What Types Of Crowns Are Available?


What is a dental crown?

A dental crown refers to a prosthetic cap, which your dentist cements onto a tooth or implant. When a tooth is so badly damaged that there is little tooth remaining to support dental filling, your dentist may find it more prudent to make a crown, instead of the filling for the tooth. He can also opt to make an implant, and cap it with a dental crown for shape and structure.

A crown has various uses. It basically improves the tooth’s position, shape, function and look.

It protects a damaged tooth, keeping it from further damage. It strengthens a damaged tooth, keeping it from fracturing, breaking or chipping further. It covers a badly stained or misshapen tooth. It is also an effective way to attach bridges.

There are many types of crowns you can choose from.

Your dentist can make a permanent crown using ceramic, resin, stainless steel, porcelain fused to metal, or metal like gold or some other alloy.

A dental crown fashioned from stainless steel is usually prefabricated. Your dentist may recommend its use as a temporary measure to protect the filling or tooth while a crown made from a more aesthetically acceptable material is being made.

A parent may decide to have a child fitted with a stainless steel crown over his primary tooth to protect it from further decay. When the permanent tooth emerges, the primary tooth, with the crown on it, comes out naturally to make room for the permanent tooth. Caring for a temporary tooth with a crown made from stainless steel is considered a more cost-effective option than getting prophylactic dental care.

A metal dental crown can be made from alloy like gold or palladium or a base-metal alloy like chromium or nickel.

Metal crowns are sturdy and long-lasting. They hardly fracture or fragment. They can stand the rigors of high-pressure chewing and biting, thus, making them good options for molars. Metal crowns are easy to make. A dentist does not have to remove too much tooth structure to accommodate a metal crown. Moreover, a metal crown does not cause too much wear-and-tear to the opposing teeth. The main drawback in using a metal crown is its unappealing metallic color.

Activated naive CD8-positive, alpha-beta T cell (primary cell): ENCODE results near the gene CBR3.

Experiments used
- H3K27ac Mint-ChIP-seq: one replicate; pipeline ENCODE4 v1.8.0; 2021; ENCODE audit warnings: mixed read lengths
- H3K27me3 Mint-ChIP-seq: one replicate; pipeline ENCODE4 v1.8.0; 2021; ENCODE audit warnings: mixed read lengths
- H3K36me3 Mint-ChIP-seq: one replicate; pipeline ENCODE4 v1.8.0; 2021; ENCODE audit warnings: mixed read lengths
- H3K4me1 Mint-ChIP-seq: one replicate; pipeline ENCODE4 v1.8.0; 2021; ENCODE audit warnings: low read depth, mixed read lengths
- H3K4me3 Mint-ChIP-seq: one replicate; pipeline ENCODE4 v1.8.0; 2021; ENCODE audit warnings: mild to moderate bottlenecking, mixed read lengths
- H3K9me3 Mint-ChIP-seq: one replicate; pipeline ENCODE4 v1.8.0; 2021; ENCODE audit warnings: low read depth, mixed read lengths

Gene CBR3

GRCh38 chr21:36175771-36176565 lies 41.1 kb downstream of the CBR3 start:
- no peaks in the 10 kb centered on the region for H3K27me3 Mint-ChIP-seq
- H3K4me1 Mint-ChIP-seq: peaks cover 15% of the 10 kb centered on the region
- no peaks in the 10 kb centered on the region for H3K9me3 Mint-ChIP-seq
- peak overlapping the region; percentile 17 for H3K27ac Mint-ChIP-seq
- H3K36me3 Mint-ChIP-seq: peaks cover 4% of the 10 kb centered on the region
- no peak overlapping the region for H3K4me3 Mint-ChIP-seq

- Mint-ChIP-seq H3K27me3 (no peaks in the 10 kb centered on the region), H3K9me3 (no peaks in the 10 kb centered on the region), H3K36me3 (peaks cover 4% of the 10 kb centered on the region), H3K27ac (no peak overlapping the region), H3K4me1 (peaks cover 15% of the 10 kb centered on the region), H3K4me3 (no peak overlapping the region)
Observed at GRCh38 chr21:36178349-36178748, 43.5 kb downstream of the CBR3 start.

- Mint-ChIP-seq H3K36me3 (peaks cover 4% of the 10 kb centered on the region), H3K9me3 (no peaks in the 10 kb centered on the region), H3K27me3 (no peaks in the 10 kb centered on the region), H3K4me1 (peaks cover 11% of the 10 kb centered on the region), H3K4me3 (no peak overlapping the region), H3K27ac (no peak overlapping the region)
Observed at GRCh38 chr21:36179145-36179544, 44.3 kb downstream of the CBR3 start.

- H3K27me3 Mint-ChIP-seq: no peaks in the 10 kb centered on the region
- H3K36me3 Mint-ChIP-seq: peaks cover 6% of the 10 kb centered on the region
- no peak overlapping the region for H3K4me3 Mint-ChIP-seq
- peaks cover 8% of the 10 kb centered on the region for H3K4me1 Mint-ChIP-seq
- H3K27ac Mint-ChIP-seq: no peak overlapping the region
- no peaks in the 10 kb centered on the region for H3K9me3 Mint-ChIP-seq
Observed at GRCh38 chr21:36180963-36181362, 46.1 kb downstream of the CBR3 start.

If you want a dental crown, which matches your adjoining teeth, a dental crown made from porcelain-fused-to-metal is a good option. It is a popular choice for back and front teeth.

The porcelain in this type of dental crown, however, can break or chip off easily if you are not too careful. This crown type also causes more abrasion to the opposing teeth, compared to its resin or metal counterparts. Another drawback is that in some cases, the metal supporting the porcelain can sometimes be discerned as a dark line through the porcelain. This is a risk particularly if you have receding gums.

Dental crowns made from all-resin material are less costly compared to most types of dental crowns. However, they tend to wear down more easily, too. They are more prone to cracks or breaks, than crowns made from porcelain-fused-to-metal material.

You get the best natural color from crowns made from either all-porcelain or all-ceramic material. They are also the most suitable dental crowns for individuals who are allergic to metal. Compared to porcelain-fused-to-metal crowns, however, all ceramic and all-porcelain are more fragile. They also tend to wear down opposing teeth more than resin or metal crowns do.